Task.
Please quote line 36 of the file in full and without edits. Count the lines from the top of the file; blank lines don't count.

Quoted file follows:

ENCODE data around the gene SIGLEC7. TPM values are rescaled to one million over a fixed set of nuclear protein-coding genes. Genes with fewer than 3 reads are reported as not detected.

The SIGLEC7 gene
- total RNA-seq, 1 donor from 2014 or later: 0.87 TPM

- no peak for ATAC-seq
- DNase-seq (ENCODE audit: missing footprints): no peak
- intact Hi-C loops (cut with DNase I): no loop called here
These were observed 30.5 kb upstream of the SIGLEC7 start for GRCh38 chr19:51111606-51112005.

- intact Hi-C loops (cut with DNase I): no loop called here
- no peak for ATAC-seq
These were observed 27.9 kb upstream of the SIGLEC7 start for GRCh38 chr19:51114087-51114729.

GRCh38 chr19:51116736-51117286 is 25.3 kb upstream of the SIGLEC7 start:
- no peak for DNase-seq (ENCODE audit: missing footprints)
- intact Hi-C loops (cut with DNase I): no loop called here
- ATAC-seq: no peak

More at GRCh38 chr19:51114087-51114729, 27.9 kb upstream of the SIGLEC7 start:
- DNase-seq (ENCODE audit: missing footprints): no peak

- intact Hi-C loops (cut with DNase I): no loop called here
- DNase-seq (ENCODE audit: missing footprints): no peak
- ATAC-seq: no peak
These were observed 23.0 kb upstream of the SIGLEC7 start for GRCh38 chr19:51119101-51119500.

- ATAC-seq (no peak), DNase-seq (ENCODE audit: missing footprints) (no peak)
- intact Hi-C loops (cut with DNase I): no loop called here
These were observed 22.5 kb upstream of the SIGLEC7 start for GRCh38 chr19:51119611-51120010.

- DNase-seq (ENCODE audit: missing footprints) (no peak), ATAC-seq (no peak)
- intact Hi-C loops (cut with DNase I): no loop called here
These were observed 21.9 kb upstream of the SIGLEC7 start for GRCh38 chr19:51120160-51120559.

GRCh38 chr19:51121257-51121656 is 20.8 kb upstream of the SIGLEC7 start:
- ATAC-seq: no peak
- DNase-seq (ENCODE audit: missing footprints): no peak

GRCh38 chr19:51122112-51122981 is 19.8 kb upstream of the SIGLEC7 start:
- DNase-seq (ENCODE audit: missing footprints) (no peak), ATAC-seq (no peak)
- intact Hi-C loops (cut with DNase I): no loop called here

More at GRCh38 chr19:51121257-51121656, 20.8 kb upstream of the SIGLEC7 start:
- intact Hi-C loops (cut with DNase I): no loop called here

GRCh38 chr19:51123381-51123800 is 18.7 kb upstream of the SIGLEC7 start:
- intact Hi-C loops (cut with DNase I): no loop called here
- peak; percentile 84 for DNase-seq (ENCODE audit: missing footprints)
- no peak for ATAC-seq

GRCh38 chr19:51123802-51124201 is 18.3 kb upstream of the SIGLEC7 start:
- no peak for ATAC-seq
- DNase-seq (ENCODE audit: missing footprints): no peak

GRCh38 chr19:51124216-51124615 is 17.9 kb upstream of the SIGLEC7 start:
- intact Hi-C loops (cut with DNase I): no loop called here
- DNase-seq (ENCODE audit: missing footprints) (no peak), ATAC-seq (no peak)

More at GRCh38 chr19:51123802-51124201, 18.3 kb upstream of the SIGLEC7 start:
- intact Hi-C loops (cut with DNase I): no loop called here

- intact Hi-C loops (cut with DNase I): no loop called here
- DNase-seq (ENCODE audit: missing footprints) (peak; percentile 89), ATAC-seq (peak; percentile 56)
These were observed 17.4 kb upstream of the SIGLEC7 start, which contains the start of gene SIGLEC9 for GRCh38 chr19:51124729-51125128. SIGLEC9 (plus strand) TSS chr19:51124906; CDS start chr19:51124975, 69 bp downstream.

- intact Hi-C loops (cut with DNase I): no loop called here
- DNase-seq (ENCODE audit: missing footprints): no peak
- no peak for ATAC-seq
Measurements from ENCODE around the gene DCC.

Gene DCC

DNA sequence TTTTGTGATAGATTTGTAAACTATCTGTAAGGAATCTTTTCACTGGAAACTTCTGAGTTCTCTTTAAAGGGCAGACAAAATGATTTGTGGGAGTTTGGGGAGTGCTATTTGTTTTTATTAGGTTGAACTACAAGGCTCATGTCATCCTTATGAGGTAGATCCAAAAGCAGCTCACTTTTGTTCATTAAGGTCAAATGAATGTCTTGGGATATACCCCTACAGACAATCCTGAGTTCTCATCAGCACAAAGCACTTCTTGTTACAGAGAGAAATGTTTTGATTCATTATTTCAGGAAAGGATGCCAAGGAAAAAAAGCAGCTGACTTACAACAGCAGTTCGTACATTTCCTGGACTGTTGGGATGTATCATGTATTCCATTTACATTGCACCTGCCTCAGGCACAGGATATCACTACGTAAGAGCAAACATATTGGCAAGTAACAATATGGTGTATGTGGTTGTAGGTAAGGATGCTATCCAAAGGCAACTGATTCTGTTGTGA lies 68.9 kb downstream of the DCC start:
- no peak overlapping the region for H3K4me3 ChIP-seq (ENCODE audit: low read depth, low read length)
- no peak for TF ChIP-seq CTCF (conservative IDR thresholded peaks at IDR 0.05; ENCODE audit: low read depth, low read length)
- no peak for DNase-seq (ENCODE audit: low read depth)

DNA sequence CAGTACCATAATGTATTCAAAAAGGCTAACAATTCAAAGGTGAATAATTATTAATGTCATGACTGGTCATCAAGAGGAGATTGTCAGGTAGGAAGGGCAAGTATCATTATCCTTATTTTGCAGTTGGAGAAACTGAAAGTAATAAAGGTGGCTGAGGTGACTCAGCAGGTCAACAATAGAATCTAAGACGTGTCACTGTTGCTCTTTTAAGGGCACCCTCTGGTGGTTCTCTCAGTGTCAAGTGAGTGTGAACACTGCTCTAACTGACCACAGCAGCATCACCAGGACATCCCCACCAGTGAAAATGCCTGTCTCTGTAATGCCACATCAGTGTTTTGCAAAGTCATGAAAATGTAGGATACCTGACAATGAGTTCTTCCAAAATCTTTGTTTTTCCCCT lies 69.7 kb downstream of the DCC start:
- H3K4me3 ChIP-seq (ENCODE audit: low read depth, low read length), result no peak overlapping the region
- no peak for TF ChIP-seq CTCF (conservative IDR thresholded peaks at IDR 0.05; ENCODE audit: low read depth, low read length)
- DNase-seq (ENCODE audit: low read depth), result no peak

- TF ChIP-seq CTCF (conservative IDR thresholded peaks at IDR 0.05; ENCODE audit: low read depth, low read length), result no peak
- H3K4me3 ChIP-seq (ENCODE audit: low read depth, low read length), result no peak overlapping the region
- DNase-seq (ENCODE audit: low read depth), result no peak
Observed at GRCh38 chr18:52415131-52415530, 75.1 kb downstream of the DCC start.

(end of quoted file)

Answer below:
- intact Hi-C loops (cut with DNase I): no loop called here